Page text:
Data Can Help States Anticipate and Reduce Wait Times at Polls
A new report from Charles Stewart III, Kenan Sahin Distinguished Professor of Political Science at MIT and co-director of the Caltech/MIT Voting Technology Project , and his team examines the science behind long lines at polling places and identifies ways that election administrators can better organize and deploy available resources, including poll workers, voting technology, and physical polling sites.
Using research from the field of “queuing theory,” the report examines spatial patterns that arise when people form lines and looks at how allocation of resources can exacerbate or mitigate the length of those lines. Some findings of the report:
- Long lines occur at specific sites and are not evenly distributed across polling places.
- Election Day wait times are longest for those who arrive earliest, including those who get to the polls before they open.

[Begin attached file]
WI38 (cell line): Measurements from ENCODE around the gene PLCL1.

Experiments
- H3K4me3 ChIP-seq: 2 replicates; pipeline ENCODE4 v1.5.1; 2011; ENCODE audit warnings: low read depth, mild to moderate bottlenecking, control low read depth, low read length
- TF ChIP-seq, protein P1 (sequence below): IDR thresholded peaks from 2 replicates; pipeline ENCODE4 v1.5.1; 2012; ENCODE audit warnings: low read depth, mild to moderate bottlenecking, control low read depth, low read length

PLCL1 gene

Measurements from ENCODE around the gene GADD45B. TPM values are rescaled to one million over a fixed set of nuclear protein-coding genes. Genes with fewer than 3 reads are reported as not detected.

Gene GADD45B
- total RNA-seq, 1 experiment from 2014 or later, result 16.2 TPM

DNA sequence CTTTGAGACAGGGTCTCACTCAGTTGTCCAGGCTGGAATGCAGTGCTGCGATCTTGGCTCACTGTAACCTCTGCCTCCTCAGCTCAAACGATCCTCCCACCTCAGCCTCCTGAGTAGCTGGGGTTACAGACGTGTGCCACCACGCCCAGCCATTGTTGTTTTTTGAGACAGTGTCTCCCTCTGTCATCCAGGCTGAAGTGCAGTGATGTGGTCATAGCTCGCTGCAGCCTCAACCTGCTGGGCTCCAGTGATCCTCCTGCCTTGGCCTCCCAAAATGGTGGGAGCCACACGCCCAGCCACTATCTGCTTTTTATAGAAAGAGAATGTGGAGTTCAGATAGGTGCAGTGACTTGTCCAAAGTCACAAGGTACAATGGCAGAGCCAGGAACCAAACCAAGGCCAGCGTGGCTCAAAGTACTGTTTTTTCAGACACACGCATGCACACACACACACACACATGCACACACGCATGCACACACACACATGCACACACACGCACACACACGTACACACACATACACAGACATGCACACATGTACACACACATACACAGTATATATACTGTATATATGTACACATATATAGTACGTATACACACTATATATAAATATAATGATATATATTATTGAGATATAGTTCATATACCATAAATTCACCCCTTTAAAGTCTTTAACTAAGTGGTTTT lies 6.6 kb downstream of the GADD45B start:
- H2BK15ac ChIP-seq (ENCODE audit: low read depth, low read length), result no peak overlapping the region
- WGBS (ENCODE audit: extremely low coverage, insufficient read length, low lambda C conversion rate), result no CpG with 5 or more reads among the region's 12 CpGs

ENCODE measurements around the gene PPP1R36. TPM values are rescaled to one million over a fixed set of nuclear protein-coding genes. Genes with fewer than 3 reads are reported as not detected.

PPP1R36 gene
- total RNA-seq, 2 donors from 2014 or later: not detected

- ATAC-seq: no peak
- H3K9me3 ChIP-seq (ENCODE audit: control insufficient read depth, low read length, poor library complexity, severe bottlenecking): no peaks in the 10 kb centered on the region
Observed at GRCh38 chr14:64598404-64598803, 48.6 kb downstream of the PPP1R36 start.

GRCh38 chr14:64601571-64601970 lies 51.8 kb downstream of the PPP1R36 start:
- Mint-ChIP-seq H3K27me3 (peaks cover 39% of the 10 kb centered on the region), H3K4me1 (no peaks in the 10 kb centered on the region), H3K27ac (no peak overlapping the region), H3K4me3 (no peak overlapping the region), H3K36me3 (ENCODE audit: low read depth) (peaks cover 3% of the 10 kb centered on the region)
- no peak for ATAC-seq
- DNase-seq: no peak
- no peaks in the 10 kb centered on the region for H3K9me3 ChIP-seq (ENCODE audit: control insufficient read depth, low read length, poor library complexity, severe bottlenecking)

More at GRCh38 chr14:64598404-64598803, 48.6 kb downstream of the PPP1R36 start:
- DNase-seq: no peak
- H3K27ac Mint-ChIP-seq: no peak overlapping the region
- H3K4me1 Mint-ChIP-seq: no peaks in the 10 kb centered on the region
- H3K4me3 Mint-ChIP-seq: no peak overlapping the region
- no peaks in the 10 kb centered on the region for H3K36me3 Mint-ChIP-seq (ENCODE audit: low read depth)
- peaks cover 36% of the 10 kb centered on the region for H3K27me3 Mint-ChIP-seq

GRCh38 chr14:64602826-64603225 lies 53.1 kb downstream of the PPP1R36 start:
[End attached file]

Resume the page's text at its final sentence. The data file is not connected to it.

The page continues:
- High traffic volume and inefficient polling place operations are among the factors leading to long lines.
Wait times can discourage people from voting and dampen voter trust in the outcomes of elections. For example, the report found that fewer than half of 2012 voters who waited more than an hour reported feeling confident that their vote would be correctly counted.
The report also offers recommendations to address some of these challenges, including:
- Collect, record, and analyze basic data, including arrival rates and service times.
- Identify where and when lines might form and reorganize the physical space of polling places to accommodate anticipated traffic.
The report points out that simple, accessible, Web-based applications are available that can automatically analyze data and generate traffic flow statuses and projections.
Keara Castaldo is a research associate and Sean Greene is the project director for election initiatives at The Pew Charitable Trusts.
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